The increase in average life expectancy is great news for all of us, but the main challenge is that it makes funding our retirement considerably more expensive. Unfortunately the problem is compounded by the low annuity rates that are the traditional way of generating a pension, with a fund of £100,000 only buying a 65-year-old an annual inflation-linked income of £3,165.
An annuity is an insurance contract that pays a fixed or rising level of income for the rest of the purchaser’s life. Until the new pension freedoms were introduced in April 2015, most people with a defined contribution pension – where your income depends on how much you save – had little option but to use the money they had accumulated to buy one of these products.
Before the financial crisis this wasn’t a huge problem because the annuity rates, which are linked to 15-year government bond yields, were fairly reasonable. For example, in September 2007, a pension fund of £100,000 would have bought a 65-year old a single life, level annuity of just under £7,500 per annum. This has since fallen to £5,120.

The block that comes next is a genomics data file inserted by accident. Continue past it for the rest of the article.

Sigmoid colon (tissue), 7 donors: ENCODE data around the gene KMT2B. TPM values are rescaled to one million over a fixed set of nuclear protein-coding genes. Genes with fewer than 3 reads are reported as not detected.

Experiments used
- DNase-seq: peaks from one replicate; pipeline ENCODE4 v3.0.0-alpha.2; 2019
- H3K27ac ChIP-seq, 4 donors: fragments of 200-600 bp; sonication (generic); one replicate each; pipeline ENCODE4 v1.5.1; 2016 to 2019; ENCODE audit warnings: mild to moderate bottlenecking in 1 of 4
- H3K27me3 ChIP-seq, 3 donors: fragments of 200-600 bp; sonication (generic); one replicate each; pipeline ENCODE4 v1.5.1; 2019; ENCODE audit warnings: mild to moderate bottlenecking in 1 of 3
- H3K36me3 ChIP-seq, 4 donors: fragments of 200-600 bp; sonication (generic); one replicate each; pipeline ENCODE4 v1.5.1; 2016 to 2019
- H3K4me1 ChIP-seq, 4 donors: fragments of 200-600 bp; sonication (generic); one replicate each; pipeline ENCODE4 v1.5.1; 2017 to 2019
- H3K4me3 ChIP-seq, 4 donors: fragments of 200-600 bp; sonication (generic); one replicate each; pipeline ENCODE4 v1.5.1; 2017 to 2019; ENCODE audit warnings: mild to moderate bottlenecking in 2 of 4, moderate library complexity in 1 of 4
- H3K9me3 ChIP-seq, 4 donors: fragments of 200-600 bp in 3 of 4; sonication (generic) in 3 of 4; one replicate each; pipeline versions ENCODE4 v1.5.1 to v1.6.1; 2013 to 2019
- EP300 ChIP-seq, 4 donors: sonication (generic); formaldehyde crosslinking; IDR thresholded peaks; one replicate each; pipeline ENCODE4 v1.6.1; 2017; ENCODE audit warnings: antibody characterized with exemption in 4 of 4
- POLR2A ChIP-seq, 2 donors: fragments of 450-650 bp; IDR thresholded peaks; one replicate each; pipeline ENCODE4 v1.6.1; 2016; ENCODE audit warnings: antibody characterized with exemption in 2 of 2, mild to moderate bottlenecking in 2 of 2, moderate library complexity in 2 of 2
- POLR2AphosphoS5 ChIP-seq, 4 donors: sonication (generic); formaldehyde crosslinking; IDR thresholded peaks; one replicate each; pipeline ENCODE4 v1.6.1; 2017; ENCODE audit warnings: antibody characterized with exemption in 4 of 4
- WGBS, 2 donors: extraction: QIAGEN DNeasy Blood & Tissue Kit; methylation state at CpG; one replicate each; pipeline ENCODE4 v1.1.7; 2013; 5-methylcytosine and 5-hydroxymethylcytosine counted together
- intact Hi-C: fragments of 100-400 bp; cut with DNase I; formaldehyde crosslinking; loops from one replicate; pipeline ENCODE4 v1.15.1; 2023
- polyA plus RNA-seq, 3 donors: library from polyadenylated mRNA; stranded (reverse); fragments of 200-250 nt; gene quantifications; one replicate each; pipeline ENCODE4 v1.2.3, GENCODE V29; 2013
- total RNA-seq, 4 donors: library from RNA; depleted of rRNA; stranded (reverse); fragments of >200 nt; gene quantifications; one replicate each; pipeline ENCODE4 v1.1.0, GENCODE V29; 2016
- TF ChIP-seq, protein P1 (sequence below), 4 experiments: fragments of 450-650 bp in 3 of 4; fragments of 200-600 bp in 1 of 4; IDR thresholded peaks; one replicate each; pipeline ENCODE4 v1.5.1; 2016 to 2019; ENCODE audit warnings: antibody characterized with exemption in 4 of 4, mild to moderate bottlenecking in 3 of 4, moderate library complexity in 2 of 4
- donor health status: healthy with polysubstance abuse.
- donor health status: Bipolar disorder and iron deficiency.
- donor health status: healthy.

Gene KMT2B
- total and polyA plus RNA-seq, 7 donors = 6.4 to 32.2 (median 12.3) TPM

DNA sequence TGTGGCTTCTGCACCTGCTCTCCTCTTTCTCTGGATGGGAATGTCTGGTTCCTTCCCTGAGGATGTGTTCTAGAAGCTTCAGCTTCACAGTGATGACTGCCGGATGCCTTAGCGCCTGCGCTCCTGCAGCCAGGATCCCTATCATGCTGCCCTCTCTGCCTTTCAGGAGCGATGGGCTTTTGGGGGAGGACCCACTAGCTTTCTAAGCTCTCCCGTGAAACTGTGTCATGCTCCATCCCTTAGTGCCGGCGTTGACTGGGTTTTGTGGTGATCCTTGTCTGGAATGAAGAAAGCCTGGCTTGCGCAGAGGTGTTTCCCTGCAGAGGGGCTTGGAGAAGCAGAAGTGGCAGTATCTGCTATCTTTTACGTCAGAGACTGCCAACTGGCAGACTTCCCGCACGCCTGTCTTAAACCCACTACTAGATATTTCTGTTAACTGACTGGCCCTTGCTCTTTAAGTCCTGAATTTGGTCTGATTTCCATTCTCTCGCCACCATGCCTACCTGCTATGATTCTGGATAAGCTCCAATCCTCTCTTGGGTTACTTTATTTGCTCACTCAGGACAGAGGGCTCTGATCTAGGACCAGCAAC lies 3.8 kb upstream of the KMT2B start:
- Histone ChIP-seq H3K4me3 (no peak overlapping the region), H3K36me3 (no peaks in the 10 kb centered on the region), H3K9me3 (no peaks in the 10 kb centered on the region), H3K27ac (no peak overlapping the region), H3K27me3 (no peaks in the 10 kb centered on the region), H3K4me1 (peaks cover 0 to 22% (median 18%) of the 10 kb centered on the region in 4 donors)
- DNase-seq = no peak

Annuities that increase in line with inflation are even more expensive, but they are often the better option given the length of time that some of us will have to rely on the income. A pension fund of £100,000 would currently buy a 65-year old a single life, RPI linked annuity with a five-year guarantee of just £3,165….